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Lord is gracious, is not enough to satisfy him. He will ever remain unsatisfied till be reaches the fountain-head, and drinks to the full of the river of life, which flows from the throne of God and the Lamb. The more he sees of the evil of sin, the more he desires to see. The more he hates it, the more he desires to hate it. The more he sees of him. self, the more he abhors himself, and the more does he desire to abhor himself. The more he is emptied of himself, the more does he desire to be emptied of himself; the more he desires to become poor in spirit, to feel that he is cut off from every hope, and to rest on Christ alone. The more he is engaged in duty, the more delight he finds in performing it. The more severe his conflict with the enemy, the harder he presses it, and the more vigorous his resolution to maintain it to the last

There are some things in which the in. crease of grace is more visible, both to the world and the subject, than others. Partic.. ularly have the people of God less and less confidence in themselves. They cherish an. increasing sense of their dependence. They have been so often disappointed in their false confidences, that they have in some good measure become weaned from them. They know, by bitter experience, the folly of trusting to themselves, They have learned that the way of inan is not in himself; that it is not in man that walketh to direct his steps. The independent, self-sufficient spirit of the car.

nal heart is broken down. They walk by faith, and not by sight. They daily taste the sweetness of that heavenly precept, "in all thy ways acknowledge God, and he shall direct thy paths: Cast all your care on the Lord, for He careth for you."

They are more and more patient in sufferings. The more they are accustomed to the yoke, the less do they repine under the weight of it.

They are also more and more charitable in their opinions of others. Young Christians are too often very uncharitable and censorious. They are more apt to take notice of the infirmities of their brethren, than their graces, and the infirmities of others, than their own.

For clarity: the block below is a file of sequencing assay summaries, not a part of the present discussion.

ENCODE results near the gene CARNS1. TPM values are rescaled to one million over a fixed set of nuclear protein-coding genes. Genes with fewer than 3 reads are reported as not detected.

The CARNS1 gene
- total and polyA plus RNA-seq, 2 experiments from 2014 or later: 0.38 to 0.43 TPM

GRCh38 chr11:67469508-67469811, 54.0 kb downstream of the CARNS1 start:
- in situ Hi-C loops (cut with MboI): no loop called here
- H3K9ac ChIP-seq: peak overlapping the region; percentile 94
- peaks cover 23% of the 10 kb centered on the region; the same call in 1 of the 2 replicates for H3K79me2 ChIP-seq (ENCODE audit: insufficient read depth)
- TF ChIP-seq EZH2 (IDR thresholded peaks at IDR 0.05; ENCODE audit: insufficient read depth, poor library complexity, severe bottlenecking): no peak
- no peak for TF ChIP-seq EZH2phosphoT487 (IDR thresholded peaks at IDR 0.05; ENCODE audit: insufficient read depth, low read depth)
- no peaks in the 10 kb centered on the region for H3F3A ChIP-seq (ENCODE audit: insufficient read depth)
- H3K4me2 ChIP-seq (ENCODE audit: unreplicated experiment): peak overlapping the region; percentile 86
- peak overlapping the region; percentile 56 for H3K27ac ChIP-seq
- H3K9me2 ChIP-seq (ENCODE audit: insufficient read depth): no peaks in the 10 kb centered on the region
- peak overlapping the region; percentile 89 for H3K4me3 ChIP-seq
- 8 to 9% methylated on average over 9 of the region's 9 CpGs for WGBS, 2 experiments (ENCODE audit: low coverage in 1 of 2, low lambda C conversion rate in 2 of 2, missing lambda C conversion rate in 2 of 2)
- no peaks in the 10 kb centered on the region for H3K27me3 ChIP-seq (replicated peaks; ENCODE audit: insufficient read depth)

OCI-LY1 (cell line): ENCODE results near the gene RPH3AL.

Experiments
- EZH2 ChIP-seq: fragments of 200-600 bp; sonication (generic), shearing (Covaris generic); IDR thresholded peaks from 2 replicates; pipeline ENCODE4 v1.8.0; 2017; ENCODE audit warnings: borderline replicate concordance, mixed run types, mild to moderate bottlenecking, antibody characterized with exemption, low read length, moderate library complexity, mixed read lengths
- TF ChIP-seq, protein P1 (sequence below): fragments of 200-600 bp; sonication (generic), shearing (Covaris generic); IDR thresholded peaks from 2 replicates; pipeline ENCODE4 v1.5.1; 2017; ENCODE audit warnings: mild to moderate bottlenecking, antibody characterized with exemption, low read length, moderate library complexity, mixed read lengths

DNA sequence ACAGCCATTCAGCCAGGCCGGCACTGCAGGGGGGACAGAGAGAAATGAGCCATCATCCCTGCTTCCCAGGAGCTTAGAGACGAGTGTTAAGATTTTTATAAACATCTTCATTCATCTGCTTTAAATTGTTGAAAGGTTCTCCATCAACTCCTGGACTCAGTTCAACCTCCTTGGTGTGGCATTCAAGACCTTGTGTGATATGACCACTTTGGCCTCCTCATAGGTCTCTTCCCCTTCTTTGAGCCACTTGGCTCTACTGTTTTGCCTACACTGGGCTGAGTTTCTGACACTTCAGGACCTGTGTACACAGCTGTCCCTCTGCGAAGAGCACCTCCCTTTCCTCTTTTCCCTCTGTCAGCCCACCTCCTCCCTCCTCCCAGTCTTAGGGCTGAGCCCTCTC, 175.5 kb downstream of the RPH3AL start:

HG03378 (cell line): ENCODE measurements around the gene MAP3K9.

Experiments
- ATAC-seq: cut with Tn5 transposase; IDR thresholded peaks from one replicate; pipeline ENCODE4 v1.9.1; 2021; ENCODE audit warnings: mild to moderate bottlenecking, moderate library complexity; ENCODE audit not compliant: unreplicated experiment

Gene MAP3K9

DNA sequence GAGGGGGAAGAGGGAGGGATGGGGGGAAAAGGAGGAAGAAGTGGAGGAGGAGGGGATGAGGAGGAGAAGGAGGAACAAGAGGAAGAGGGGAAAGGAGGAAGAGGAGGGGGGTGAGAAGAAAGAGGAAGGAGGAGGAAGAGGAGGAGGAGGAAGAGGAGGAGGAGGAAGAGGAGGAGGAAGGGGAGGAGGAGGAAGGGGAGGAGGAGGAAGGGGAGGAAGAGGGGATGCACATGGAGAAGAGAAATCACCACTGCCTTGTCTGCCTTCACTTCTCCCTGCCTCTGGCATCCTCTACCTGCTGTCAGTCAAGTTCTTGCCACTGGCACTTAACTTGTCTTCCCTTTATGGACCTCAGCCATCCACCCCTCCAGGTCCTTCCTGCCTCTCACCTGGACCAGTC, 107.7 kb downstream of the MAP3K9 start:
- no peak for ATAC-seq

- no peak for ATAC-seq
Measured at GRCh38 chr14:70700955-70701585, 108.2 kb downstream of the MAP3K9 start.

But the more they know of them. selves, the more reason do they see to exercise charity toward others. They fear to judge, lest they themselves should be also judged. They walk with all lowliness and meekness, with long-suffering, forbearing one another in love.

They have also the more full government of their passions. They are slow to wrath.

They are more and more punctual in the performance of the relative duties. Young Christians are apt to neglect them. They suffer the duties they owe immediately to God, to swallow up those that belong to their neighbor. But as they advance in the divine life, they become more uniforin in the exercise of grace, and more punctual in the discharge of all duty. They do not love God

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less, but they love their fellow-men more. As they grow more fervent and more constant in their devotional exercises, so they become more circumspect, and unexceptionable in their intercourse with the world.

Perhaps there is no one point in which growth in grace is more visible, than in that harmony and consistency of character, wbich are too often wanting in young Christians, but which shine with so much beauty in those who are advanced in the Christian course.